The distribution of donor-derived cells in the retinas of adult wild-type mice (a) and β2/β1 knock-in mutants (c) 1 month after transplantation of spinal precursor cells. In the wild-type (a), a layer of EGFP-positive, donor-derived cells was attached to the inner limiting membrane. Several EGFP-positive cells were located in the inner plexiform layer (ipl) and extended a complex network of processes within this layer (a). The cell body of one donor cell (arrowhead in a) was located in the inner nuclear layer (inl). Donor-derived cells in the retina of a β2/β1 knock-in mutant (c) also revealed a complex cytoarchitecture and extended numerous processes throughout the host retina. Several cells were located in the inner plexiform layer. EGFP-positive cells in mutant retinas were also located in the inner nuclear layer and at the interface between the inner nuclear layer and outer nuclear layer (onl, c). (b, d) Phase-contrast images of (a) and (c), respectively. Bar, 50 μm.
Figure 4.
 
The number of donor-derived cells in adult retinas of wild-type andβ 2/β1 knock-in mice 1 month after transplantation of spinal precursors. Retinas of β2/β1 knock-in mutants (a, black bar) contained significantly more EGFP-positive cells than retinas of age-matched wild-type mice (a, hatched bar). Analysis of individual retinal layers (b) revealed similar numbers of EGFP-positive cells in the nerve fiber-ganglion cell layer (gcl) and inner plexiform layer (ipl) of both genotypes. In contrast, numbers of donor-derived cells in the inner nuclear layer (inl) and outer plexiform layer (opl) were significantly higher in mutant retinas than in wild-type hosts. In the outer nuclear layer (onl), EGFP-positive cells were found in β2/β1 knock-in mutants, but not in wild-type mice. Bars represent the mean value (±SEM) of six animals. *P < 0.05;** P < 0.01, according to the Mann-Whitney test.
Figure 4.
 
The number of donor-derived cells in adult retinas of wild-type andβ 2/β1 knock-in mice 1 month after transplantation of spinal precursors. Retinas of β2/β1 knock-in mutants (a, black bar) contained significantly more EGFP-positive cells than retinas of age-matched wild-type mice (a, hatched bar). Analysis of individual retinal layers (b) revealed similar numbers of EGFP-positive cells in the nerve fiber-ganglion cell layer (gcl) and inner plexiform layer (ipl) of both genotypes. In contrast, numbers of donor-derived cells in the inner nuclear layer (inl) and outer plexiform layer (opl) were significantly higher in mutant retinas than in wild-type hosts. In the outer nuclear layer (onl), EGFP-positive cells were found in β2/β1 knock-in mutants, but not in wild-type mice. Bars represent the mean value (±SEM) of six animals. *P < 0.05;** P < 0.01, according to the Mann-Whitney test.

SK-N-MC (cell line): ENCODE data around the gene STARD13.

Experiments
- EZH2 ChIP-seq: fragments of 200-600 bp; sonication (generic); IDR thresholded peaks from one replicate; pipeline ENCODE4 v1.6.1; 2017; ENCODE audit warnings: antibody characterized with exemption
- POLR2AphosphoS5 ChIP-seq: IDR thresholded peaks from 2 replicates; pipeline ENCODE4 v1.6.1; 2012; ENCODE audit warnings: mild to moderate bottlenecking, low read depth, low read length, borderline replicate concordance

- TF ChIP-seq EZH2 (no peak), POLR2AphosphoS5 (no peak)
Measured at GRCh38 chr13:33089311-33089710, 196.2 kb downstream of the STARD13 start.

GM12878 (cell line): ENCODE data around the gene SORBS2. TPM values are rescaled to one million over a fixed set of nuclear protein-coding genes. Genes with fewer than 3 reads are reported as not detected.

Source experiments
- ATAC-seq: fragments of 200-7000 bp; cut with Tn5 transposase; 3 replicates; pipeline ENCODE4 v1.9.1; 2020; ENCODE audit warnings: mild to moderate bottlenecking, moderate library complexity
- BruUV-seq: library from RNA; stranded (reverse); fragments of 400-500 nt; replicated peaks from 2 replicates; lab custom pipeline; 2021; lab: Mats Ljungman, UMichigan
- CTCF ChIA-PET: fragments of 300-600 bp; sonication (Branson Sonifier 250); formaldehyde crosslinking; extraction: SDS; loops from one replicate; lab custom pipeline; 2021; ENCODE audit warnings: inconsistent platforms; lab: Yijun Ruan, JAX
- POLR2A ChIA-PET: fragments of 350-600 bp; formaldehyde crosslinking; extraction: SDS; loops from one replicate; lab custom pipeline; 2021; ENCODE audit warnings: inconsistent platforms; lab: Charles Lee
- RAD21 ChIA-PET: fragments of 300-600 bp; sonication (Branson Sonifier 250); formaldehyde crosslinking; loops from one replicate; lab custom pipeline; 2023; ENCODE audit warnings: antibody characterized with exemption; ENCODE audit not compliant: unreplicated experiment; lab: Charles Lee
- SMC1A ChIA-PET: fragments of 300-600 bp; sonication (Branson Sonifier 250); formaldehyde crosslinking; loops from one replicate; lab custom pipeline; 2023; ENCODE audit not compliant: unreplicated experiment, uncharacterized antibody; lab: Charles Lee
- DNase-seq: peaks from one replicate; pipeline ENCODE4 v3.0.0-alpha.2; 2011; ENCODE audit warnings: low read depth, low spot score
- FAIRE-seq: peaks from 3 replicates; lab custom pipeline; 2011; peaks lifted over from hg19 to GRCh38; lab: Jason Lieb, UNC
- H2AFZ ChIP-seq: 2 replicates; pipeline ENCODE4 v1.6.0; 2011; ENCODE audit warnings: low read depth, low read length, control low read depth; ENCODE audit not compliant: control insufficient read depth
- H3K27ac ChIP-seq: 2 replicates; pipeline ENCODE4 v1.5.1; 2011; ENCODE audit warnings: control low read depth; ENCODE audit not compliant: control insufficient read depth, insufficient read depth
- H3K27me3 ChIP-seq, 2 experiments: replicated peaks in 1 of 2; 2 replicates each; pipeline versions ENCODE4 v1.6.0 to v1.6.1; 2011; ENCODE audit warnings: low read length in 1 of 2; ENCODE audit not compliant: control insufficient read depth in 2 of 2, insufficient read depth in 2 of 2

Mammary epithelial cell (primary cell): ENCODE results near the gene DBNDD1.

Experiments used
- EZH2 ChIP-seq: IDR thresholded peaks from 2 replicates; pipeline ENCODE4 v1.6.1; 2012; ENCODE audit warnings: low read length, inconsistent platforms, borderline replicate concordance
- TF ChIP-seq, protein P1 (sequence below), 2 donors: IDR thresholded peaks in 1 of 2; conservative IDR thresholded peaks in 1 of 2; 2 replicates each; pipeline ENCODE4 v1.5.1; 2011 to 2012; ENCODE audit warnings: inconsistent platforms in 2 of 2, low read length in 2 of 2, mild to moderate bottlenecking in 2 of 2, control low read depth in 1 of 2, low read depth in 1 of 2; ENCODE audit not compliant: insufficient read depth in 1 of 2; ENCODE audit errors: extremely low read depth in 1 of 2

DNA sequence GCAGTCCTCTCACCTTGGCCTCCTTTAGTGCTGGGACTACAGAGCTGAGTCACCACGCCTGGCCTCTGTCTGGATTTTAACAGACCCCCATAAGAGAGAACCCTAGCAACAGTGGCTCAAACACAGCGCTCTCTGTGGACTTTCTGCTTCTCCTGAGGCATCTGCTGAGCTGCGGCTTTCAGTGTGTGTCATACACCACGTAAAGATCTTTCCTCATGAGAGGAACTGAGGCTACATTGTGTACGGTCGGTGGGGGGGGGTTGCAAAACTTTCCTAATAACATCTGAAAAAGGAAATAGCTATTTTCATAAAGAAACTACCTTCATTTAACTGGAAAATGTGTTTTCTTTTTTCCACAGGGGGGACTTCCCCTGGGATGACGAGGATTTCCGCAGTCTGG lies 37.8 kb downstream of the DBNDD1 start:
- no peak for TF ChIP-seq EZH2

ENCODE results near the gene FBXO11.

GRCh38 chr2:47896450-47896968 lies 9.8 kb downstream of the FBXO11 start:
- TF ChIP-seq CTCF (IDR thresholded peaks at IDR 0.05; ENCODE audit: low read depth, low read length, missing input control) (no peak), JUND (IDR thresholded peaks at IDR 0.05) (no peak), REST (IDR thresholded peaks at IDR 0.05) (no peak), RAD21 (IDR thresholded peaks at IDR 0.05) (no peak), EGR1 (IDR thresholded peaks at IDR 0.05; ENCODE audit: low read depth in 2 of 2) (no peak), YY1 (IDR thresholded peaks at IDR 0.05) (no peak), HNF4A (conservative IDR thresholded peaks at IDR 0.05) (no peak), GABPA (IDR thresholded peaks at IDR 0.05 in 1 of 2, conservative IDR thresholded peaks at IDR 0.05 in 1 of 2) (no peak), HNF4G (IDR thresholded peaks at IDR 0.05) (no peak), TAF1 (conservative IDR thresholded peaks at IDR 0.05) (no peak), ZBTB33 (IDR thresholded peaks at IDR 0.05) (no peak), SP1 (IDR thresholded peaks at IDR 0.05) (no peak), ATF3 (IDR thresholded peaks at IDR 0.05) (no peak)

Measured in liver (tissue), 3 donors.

Figure 5.
 
Identification of donor-derived astrocytes 1 month after transplantation of spinal precursor cells into the retina of adult wild-type mice. The majority of EGFP-positive, donor-derived cells in a wild-type retina were located in the inner plexiform layer (ipl) and elaborated a dense network of processes (a). Immunostaining with GFAP antibodies (b) identified several of these donor-derived cells as astrocytes (arrowheads in a, b). Overlay of the EGFP and GFAP images demonstrates colocalization of both proteins in several cells (c). An EGFP-positive (a, arrow) but GFAP-negative (b) cell is shown in the inner nuclear layer (inl) of the host retina. An EGFP- (e) and GFAP-positive (f) astrocyte in the inner plexiform layer of a wild-type mouse. (g) Merged image of (e) and (f). (d, h) Phase-contrast images of (ac) and (eg), respectively. Bar, 25μ m.
Figure 5.
 
Identification of donor-derived astrocytes 1 month after transplantation of spinal precursor cells into the retina of adult wild-type mice. The majority of EGFP-positive, donor-derived cells in a wild-type retina were located in the inner plexiform layer (ipl) and elaborated a dense network of processes (a). Immunostaining with GFAP antibodies (b) identified several of these donor-derived cells as astrocytes (arrowheads in a, b). Overlay of the EGFP and GFAP images demonstrates colocalization of both proteins in several cells (c). An EGFP-positive (a, arrow) but GFAP-negative (b) cell is shown in the inner nuclear layer (inl) of the host retina. An EGFP- (e) and GFAP-positive (f) astrocyte in the inner plexiform layer of a wild-type mouse. (g) Merged image of (e) and (f). (d, h) Phase-contrast images of (ac) and (eg), respectively. Bar, 25μ m.